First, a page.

What you should know about Mexican poppy
Mexican poppy (Argemone ochroleuca) is a member of the poppy family Papaveraceae and is native to Texas, Mexico and central America. Mexican poppy is widely established as a weed in the tropics. It has been introduced to Queensland and New South Wales and has become a troublesome weed in parts of Western Australia.
It is a weed in Western Australia. Control methods can be found through the Mexican poppy control link. In Western Australia it is widely distributed in the pastoral areas, mainly along river systems, on moist flats and in sand dunes. It is also present in some agricultural areas, but does not compete well with crops or properly managed pastures. Another closely related species of Mexican poppy (Argemone mexicana) is found elsewhere in Australia.
Why Mexican poppy matters to you
Mexican poppy is poisonous to stock, but few deaths occur because the plant is not readily eaten. This is due to the bitter yellow sap which makes it unpalatable to stock. Some stock have died after eating contaminated hay or chaff, and poultry have died after eating seeds. Mexican poppy seeds could be harvested with a wheat crop, thus contaminating the grain. However, the seeds are much smaller than wheat grains and can easily be removed by seed cleaning. Mexican poppy-infested grain is unsuitable for milling or stock feed.
What to look for
Mexican poppy grows up to one metre in height. It has typical poppy flowers, hollow stems and a ‘pepper shaker’ seed capsule. Prior to flowering it resembles a thistle because of its toothed and prickly leaves.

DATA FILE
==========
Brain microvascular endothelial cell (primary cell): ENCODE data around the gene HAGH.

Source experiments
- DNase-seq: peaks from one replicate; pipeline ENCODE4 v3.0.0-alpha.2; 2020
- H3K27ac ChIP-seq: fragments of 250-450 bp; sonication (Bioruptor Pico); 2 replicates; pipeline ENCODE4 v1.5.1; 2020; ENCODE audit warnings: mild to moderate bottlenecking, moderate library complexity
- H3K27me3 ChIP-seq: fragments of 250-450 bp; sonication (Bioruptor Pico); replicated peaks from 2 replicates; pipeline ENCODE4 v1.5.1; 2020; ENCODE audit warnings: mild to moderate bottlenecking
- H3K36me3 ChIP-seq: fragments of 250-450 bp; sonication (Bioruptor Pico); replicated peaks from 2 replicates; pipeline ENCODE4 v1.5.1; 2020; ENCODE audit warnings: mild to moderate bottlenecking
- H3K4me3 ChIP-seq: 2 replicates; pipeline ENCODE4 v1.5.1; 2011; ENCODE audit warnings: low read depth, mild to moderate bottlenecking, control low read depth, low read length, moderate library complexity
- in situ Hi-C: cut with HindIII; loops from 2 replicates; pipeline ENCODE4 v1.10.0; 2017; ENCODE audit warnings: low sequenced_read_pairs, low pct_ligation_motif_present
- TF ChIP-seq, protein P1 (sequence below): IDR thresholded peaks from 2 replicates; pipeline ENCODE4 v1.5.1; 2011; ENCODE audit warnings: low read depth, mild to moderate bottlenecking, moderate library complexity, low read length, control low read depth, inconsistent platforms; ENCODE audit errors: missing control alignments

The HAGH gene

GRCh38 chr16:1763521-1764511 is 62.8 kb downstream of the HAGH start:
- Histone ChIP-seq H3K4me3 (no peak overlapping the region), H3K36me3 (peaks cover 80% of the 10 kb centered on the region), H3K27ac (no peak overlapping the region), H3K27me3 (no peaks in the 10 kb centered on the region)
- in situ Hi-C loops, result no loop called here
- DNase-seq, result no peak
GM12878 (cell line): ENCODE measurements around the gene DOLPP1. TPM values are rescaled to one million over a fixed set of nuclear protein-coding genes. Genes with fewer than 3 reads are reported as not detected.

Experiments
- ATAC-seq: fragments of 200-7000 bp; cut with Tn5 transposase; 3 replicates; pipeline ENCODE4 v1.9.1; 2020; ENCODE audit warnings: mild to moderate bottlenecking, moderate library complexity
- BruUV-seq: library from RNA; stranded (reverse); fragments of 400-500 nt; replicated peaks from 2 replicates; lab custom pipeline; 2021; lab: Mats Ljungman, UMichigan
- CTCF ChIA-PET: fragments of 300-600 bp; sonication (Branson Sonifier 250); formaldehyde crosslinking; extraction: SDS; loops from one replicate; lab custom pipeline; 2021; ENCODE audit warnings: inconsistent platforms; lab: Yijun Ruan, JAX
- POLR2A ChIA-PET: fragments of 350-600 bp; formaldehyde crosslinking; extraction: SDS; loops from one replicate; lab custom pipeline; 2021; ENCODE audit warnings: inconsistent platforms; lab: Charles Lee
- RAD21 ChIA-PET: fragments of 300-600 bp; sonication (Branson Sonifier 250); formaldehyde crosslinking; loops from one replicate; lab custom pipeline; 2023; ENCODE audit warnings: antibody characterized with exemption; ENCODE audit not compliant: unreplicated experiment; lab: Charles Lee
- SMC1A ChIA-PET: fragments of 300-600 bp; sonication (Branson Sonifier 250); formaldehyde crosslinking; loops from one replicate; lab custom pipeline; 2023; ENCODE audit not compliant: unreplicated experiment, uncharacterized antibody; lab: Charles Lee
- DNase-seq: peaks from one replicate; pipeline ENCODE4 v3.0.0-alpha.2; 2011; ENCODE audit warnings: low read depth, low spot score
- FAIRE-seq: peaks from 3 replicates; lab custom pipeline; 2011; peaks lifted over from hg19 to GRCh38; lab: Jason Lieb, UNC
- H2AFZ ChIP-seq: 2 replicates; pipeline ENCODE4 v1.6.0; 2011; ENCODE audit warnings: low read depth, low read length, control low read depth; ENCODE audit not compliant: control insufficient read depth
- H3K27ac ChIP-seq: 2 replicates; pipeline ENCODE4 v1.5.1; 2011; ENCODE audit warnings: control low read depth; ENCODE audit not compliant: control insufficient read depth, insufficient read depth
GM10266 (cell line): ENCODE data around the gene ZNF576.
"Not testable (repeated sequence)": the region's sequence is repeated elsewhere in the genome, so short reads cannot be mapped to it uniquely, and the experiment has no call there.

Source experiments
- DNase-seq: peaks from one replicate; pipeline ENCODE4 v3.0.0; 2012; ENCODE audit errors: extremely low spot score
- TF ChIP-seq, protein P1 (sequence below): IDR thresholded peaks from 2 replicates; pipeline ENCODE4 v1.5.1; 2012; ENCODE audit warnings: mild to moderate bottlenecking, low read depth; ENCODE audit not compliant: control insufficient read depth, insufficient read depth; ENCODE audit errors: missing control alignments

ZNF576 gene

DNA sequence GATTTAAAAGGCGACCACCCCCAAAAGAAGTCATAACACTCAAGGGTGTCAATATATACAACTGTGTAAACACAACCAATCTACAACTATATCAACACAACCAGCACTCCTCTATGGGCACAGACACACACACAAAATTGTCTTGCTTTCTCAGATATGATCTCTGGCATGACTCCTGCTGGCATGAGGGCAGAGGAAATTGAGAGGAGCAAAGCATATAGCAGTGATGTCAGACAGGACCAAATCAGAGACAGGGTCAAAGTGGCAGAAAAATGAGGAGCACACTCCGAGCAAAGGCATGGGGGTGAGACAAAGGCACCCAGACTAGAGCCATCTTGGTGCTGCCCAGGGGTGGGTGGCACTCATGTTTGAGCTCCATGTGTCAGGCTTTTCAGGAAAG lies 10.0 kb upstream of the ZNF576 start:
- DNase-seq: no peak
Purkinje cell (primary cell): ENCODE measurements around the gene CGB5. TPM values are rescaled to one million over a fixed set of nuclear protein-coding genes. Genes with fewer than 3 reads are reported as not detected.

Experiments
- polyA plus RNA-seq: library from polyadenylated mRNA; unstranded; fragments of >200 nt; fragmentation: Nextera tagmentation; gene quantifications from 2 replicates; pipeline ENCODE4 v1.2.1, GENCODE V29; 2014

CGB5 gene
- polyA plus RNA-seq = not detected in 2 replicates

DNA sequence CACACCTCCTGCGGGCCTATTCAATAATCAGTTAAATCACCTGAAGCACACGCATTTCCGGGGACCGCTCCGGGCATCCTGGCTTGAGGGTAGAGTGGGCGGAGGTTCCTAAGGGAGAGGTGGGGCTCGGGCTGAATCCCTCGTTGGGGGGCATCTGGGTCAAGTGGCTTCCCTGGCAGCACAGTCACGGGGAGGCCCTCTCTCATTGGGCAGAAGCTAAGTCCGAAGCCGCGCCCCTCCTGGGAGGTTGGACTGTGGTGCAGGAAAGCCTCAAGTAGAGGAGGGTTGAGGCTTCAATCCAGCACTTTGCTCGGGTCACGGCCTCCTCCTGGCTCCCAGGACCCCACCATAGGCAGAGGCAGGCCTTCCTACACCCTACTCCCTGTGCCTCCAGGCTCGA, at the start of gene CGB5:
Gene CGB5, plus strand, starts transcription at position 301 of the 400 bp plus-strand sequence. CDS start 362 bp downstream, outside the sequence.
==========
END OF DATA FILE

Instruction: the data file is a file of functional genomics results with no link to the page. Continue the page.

The plant is bluish-green or greyish-green in colour with waxy marbling to the leaves. The leaves, which grow up to 20 centimetres long, are silvery green with white veining and deep regular lobes. The upper surface of the leaf is smooth while the underside has a few prickles along the midribs. The stem leaves (in contrast to the rosette leaves) are stalkless and clasp onto the plant’s stem. The stems are cylindrical, whitish in colour and have scattered prickles. When broken, the stems exude a yellowish milky sap.
The flowers are about 6cm across. They have four light yellow or cream petals surrounding a dark red, three or six-lobed stigma. After fertilisation, a prickly oblong seed capsule develops. This is up to 3.5 centimetres in length with three to six openings at the top. Each capsule contains up to 400 seeds which are round, blackish brown, and about one millimetre in diameter with a pitted seed coat and a ridge along one side.
Suspect seeds can be submitted to the DDLS - Seed testing and certification services for identification. There is a fee for this service.
A. mexicana differs from A. ochroleuca in having a greener appearance and bright yellow flowers.
Mexican poppy is an annual plant. In the southwest of Western Australia it usually germinates in autumn and flowers from October to November. In other parts of the State its life cycle depends mainly on the availability of moisture.
Mexican poppy reproduces only from seed. The seed can stay dormant for many years, making control difficult. Seeds are carried by stock, farm implements, vehicles, water and in wool, hay, chaff and grain. Its occasional use as a garden plant may also contribute to its spread.
What you can do about Mexican poppy
Prompt action is required to eradicate isolated patches of Mexican poppy to prevent the weed establishing in new areas of Western Australia.
Practise good biosecurity to avoid introducing Mexican poppy or other weeds to your property and to avoid poisoning livestock.
Do not allow contractors with dirty machinery to work on your property – if necessary provide a washdown area so they can clean their equipment.
Pest and Disease Information Service (PaDIS)
Control methods for this plant can be found through the APVMA website, use "mexican poppy" as the pest name.
Hussey, B.M.J., Keighery, G.J., Dodd, J., Lloyd, S.G.and Cousens, R.D. (2007) Western Weeds – a guide to the weeds of Western Australia, Second Edition. Weeds Society, Perth.
Parsons, W.T. and Cuthbertson, E.G. (2000) Noxious Weeds of Australia. CSIRO Publishing.